At the end of the nineteenth century, Chicago, like many American cities, was experiencing a crisis in the streets. During the nineteenth century, Chicago grew more rapidly than any other city. Chicago in the 1840s was a village of about 5000 people; by 1900 it was a booming metropolis of 1,500,000. Foreign immigrants fueled this wave of growth, accounting for seventy percent of Chicago's population by 1890. An ever-increasing social divide formed between a small group of wealthy, native-born citizens who controlled the political and business establishment in the city and the vast majority of poor, immigrant families. Due to the labor demands of the industrial economy, overcrowding, and changes in household composition, youth were increasingly displaced from the domestic sphere. No longer confined to the home, urban youth took to the streets for employment, recreation, and social interaction.
Chicago in the nineteenth century experienced what historian John Kasson has termed a "semiotic breakdown," with poor children epitomizing the failure of the industrial city to sustain traditional, idealized forms, such as the pastoral family. As a contemporary child-saver declared, "[c]hildren should deal with elemental things of the world-earth, stones, trees, animals, running water, fire, open spaces - instead of pavements, signboards, subdivided lots, apartment houses, and electric percolators." According to Jane Addams, the 882,000 children in Chicago at the turn of the century constituted "a huge city in themselves." Addams observed that these youth were no longer governed by the traditional authority of the family or other social institutions: "[T]he present disordered situation demonstrates that adequate protection is not secured through the solicitude of parent, the sectional activity of educators, the self-interest of employers nor the profit-seeking of pleasure purveyors." Nor did existing legal institutions, grounded in English common law and ripe for modernization, adequately serve this city of children in the industrial era."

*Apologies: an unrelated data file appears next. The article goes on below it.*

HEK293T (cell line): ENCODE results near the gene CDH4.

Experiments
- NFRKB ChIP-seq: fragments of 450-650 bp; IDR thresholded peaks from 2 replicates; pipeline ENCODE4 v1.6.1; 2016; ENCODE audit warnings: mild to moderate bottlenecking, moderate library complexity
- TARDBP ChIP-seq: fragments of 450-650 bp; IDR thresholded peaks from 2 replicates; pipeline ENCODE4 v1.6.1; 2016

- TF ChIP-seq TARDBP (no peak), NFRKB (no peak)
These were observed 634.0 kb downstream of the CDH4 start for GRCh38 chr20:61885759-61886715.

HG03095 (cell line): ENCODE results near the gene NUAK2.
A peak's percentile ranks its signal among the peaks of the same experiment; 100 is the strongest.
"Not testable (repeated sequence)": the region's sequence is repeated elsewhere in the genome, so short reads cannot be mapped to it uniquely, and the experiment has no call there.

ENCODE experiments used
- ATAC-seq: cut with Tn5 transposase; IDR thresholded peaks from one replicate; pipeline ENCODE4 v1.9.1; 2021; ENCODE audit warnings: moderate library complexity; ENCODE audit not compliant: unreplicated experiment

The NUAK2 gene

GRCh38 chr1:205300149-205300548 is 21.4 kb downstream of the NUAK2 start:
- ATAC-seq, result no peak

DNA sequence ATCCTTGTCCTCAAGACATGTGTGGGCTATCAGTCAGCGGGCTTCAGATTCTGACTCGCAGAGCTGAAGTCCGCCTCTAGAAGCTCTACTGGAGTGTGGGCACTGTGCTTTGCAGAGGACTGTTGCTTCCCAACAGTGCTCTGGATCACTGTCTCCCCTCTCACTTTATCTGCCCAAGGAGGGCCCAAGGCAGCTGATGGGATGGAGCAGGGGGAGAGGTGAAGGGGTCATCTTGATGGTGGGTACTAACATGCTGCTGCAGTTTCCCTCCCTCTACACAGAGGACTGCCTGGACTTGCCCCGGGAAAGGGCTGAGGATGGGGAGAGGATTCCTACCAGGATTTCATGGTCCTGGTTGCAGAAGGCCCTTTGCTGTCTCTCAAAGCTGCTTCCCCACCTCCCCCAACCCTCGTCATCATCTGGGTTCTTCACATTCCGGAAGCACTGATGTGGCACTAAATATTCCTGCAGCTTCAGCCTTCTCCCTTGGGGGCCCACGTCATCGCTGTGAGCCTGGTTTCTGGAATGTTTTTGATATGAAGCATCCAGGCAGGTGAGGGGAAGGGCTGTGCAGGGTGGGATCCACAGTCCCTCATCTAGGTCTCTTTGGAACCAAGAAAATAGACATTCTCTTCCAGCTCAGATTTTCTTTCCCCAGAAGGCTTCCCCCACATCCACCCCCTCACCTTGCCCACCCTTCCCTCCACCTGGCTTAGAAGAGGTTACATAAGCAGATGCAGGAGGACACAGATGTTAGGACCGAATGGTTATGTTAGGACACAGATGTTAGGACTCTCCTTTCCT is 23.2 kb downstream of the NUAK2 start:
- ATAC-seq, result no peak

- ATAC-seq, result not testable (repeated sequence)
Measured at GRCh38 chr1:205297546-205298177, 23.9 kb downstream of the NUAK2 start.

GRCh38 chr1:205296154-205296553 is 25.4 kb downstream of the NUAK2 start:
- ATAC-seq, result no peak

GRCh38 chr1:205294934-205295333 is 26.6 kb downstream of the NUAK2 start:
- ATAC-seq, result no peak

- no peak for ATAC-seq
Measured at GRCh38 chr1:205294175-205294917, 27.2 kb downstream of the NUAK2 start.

Greene, Solomon J.
"Vicious Streets: The Crisis of the Industrial City and the Invention of Juvenile Justice,"
Yale Journal of Law & the Humanities: Vol. 15
, Article 4.
Available at: http://digitalcommons.law.yale.edu/yjlh/vol15/iss1/4